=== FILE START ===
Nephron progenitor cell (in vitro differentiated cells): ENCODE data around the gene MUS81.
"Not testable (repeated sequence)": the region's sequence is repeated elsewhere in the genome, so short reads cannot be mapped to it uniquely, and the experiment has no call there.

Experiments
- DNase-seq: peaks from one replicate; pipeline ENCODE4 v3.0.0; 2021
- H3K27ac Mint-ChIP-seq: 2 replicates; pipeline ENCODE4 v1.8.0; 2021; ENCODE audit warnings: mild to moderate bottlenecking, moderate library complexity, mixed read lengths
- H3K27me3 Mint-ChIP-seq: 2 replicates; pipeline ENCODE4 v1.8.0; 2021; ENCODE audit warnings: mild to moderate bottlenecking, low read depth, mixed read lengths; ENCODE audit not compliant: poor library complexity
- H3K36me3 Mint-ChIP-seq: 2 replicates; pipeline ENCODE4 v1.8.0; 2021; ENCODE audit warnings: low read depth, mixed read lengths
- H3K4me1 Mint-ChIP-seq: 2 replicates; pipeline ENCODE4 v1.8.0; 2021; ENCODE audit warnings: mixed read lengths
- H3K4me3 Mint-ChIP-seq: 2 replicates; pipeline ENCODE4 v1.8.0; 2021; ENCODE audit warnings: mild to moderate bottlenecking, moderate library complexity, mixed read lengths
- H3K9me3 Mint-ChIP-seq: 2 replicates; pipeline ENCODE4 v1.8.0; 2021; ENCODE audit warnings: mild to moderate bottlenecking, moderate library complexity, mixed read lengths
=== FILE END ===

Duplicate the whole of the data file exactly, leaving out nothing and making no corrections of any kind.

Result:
Nephron progenitor cell (in vitro differentiated cells): ENCODE data around the gene MUS81.
"Not testable (repeated sequence)": the region's sequence is repeated elsewhere in the genome, so short reads cannot be mapped to it uniquely, and the experiment has no call there.

Experiments
- DNase-seq: peaks from one replicate; pipeline ENCODE4 v3.0.0; 2021
- H3K27ac Mint-ChIP-seq: 2 replicates; pipeline ENCODE4 v1.8.0; 2021; ENCODE audit warnings: mild to moderate bottlenecking, moderate library complexity, mixed read lengths
- H3K27me3 Mint-ChIP-seq: 2 replicates; pipeline ENCODE4 v1.8.0; 2021; ENCODE audit warnings: mild to moderate bottlenecking, low read depth, mixed read lengths; ENCODE audit not compliant: poor library complexity
- H3K36me3 Mint-ChIP-seq: 2 replicates; pipeline ENCODE4 v1.8.0; 2021; ENCODE audit warnings: low read depth, mixed read lengths
- H3K4me1 Mint-ChIP-seq: 2 replicates; pipeline ENCODE4 v1.8.0; 2021; ENCODE audit warnings: mixed read lengths
- H3K4me3 Mint-ChIP-seq: 2 replicates; pipeline ENCODE4 v1.8.0; 2021; ENCODE audit warnings: mild to moderate bottlenecking, moderate library complexity, mixed read lengths
- H3K9me3 Mint-ChIP-seq: 2 replicates; pipeline ENCODE4 v1.8.0; 2021; ENCODE audit warnings: mild to moderate bottlenecking, moderate library complexity, mixed read lengths